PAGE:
He will not be able to save face without also removing support in Afghanistan - guess what - our government also took us into Afghanistan to take the battle to AQ strongholds. So to follow that logic - by not working with the US government - they should pull out of arrangements there also.
    I don't disagree that we need the help of Europe and UN in Iraq - we knew that in advance - but they did not want us to go in the first place - if they have not figured it out by now - it is as much a concern of theirs as our to stabilize the Iraqi situation just as much as to exterminate AQ in the mountains of Afghanistan. That should have been the message that Europe would have learned from the Spain bombings - but old habits die hard.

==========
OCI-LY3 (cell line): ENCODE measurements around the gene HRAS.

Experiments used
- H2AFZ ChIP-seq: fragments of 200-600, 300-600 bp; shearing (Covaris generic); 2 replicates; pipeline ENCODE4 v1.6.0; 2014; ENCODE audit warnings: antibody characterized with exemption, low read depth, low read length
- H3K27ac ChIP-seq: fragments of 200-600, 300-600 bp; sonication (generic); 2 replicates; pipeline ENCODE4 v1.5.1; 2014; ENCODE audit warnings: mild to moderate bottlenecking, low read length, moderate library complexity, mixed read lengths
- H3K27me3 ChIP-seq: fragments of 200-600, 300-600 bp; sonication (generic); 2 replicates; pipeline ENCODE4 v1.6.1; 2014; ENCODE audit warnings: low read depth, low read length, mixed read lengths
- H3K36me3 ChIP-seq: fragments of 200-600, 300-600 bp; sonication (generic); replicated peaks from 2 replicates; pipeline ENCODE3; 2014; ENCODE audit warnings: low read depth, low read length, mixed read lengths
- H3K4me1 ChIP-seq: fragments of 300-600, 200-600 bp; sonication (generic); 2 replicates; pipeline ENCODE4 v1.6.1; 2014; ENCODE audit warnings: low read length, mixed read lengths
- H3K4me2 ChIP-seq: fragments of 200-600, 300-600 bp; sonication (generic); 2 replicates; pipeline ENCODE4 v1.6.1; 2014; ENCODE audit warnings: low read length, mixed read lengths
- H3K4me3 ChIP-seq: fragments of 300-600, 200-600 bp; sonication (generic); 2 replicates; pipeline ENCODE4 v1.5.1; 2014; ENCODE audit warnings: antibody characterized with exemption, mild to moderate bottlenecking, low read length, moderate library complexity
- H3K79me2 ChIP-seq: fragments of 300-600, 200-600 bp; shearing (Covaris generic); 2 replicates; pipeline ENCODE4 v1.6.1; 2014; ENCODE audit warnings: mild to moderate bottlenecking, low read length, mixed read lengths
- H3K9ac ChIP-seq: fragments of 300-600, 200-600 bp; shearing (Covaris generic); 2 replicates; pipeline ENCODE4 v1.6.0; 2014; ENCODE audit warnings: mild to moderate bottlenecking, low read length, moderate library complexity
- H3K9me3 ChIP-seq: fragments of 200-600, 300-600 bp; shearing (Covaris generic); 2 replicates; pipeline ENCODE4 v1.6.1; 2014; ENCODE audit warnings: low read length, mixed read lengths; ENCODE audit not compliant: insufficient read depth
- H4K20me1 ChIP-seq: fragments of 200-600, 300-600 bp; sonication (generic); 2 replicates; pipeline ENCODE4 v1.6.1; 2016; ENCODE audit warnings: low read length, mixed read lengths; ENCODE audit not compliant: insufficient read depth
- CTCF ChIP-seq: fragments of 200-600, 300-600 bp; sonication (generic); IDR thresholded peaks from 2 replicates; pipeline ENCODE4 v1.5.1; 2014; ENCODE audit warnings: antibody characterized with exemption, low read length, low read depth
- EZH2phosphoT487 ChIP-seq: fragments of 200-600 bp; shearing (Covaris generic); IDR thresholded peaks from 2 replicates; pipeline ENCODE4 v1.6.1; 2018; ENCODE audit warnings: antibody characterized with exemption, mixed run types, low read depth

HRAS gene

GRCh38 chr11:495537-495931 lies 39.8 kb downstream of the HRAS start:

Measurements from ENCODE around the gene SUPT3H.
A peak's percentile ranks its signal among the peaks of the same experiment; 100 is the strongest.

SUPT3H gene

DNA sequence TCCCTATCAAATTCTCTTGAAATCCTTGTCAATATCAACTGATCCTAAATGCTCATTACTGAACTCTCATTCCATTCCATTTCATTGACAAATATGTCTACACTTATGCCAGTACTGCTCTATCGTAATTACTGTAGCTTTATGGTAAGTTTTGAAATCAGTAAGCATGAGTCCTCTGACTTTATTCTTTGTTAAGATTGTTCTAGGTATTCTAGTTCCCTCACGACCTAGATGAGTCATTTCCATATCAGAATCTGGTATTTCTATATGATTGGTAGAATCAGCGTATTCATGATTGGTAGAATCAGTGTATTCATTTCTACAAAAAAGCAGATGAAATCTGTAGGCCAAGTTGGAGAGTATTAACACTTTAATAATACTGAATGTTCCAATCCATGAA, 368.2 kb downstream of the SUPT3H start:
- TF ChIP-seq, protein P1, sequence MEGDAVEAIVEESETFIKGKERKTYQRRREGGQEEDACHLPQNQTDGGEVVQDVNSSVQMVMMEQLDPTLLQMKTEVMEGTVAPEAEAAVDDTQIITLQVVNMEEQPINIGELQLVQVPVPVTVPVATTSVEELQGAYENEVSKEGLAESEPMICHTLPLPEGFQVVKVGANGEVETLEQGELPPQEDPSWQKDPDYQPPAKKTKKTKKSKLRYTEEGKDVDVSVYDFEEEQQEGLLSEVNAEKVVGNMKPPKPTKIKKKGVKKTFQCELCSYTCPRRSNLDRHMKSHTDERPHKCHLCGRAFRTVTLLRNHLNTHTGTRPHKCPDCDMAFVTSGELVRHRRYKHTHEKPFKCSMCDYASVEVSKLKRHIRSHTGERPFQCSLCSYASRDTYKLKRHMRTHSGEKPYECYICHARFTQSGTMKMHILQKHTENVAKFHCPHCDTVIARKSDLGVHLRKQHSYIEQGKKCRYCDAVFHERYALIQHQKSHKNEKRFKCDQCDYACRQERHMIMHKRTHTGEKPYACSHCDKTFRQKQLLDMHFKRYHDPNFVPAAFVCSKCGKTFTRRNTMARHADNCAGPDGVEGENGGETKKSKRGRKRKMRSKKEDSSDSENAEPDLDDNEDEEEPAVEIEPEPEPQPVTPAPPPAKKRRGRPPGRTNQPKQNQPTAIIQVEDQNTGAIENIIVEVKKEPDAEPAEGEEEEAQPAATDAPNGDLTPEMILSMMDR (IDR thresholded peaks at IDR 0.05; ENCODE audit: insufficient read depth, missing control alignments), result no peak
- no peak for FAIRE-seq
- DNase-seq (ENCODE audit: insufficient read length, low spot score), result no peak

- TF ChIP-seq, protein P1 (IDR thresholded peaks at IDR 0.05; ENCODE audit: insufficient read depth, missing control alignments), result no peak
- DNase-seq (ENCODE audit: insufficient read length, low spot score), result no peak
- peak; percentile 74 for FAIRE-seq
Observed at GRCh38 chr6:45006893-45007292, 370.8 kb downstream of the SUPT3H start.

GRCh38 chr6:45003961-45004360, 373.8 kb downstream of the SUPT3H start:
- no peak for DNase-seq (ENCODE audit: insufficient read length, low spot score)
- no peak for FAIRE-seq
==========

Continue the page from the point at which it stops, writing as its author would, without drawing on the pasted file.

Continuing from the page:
Let's be realistic here - many of the European countries and citizens tolerate (and occasionally like) our culture and country. But most tend to the left of center (at least from the center of the US demographic) and for a long time have seen various US politicians - Reagan, Bush I, Bush II as cowboys and mavericks. Conversely - the leaders from the Democratic party that have been closer to their political persuasion and very supportive of the dominion of the UN - more closely align with what they politically admire and so it goes. Not a crisis - just reality. What concerns me more is long term security issues and if the Spanish think that by removing themselves from Iraq (and potentially Afghanistan) they are more stable - more power to em. I think they are flat wrong and time will tell.